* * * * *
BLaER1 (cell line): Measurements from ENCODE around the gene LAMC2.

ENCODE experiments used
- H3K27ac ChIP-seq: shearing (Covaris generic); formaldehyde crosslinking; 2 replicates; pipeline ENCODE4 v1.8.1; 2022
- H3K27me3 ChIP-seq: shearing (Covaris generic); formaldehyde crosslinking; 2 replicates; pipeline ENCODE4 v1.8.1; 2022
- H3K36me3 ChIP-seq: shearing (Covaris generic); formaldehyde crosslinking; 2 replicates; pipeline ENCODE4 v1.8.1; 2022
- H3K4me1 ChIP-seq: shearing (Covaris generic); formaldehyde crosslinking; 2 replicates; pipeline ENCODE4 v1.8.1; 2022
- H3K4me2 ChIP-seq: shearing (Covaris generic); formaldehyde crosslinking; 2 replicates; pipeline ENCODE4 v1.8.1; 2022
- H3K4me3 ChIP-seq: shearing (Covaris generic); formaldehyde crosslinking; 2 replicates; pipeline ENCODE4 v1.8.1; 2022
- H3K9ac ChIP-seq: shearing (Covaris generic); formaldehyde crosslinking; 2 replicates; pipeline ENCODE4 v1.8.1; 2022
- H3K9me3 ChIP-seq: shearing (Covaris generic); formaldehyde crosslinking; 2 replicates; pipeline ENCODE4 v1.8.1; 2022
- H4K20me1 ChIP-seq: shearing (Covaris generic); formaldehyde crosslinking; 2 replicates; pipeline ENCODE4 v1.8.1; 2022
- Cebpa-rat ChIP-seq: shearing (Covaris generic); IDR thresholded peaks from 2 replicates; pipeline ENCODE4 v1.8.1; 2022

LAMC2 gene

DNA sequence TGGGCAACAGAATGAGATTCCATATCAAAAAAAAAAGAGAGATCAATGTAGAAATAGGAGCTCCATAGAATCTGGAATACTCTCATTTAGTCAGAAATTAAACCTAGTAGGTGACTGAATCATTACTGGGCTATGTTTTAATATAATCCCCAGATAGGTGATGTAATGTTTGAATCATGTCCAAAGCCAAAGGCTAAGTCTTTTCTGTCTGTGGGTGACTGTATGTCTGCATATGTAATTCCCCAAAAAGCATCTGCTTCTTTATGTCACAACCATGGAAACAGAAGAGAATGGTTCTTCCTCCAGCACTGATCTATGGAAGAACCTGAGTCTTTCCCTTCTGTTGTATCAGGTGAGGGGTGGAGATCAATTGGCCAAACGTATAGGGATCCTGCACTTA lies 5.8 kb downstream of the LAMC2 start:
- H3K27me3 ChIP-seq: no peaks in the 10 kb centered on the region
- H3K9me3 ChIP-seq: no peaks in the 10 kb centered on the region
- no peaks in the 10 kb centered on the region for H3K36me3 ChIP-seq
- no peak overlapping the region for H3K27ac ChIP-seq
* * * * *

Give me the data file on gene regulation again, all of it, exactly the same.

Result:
BLaER1 (cell line): Measurements from ENCODE around the gene LAMC2.

ENCODE experiments used
- H3K27ac ChIP-seq: shearing (Covaris generic); formaldehyde crosslinking; 2 replicates; pipeline ENCODE4 v1.8.1; 2022
- H3K27me3 ChIP-seq: shearing (Covaris generic); formaldehyde crosslinking; 2 replicates; pipeline ENCODE4 v1.8.1; 2022
- H3K36me3 ChIP-seq: shearing (Covaris generic); formaldehyde crosslinking; 2 replicates; pipeline ENCODE4 v1.8.1; 2022
- H3K4me1 ChIP-seq: shearing (Covaris generic); formaldehyde crosslinking; 2 replicates; pipeline ENCODE4 v1.8.1; 2022
- H3K4me2 ChIP-seq: shearing (Covaris generic); formaldehyde crosslinking; 2 replicates; pipeline ENCODE4 v1.8.1; 2022
- H3K4me3 ChIP-seq: shearing (Covaris generic); formaldehyde crosslinking; 2 replicates; pipeline ENCODE4 v1.8.1; 2022
- H3K9ac ChIP-seq: shearing (Covaris generic); formaldehyde crosslinking; 2 replicates; pipeline ENCODE4 v1.8.1; 2022
- H3K9me3 ChIP-seq: shearing (Covaris generic); formaldehyde crosslinking; 2 replicates; pipeline ENCODE4 v1.8.1; 2022
- H4K20me1 ChIP-seq: shearing (Covaris generic); formaldehyde crosslinking; 2 replicates; pipeline ENCODE4 v1.8.1; 2022
- Cebpa-rat ChIP-seq: shearing (Covaris generic); IDR thresholded peaks from 2 replicates; pipeline ENCODE4 v1.8.1; 2022

LAMC2 gene

DNA sequence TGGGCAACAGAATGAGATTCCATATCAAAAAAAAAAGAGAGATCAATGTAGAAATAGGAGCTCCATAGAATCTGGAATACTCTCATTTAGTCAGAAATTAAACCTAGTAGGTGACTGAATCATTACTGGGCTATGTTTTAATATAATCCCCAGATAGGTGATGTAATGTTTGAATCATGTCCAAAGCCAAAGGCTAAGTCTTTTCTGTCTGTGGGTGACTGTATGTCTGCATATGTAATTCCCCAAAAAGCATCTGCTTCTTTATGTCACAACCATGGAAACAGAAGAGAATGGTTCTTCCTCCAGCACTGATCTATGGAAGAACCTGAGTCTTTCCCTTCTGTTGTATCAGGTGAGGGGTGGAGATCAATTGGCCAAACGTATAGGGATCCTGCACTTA lies 5.8 kb downstream of the LAMC2 start:
- H3K27me3 ChIP-seq: no peaks in the 10 kb centered on the region
- H3K9me3 ChIP-seq: no peaks in the 10 kb centered on the region
- no peaks in the 10 kb centered on the region for H3K36me3 ChIP-seq
- no peak overlapping the region for H3K27ac ChIP-seq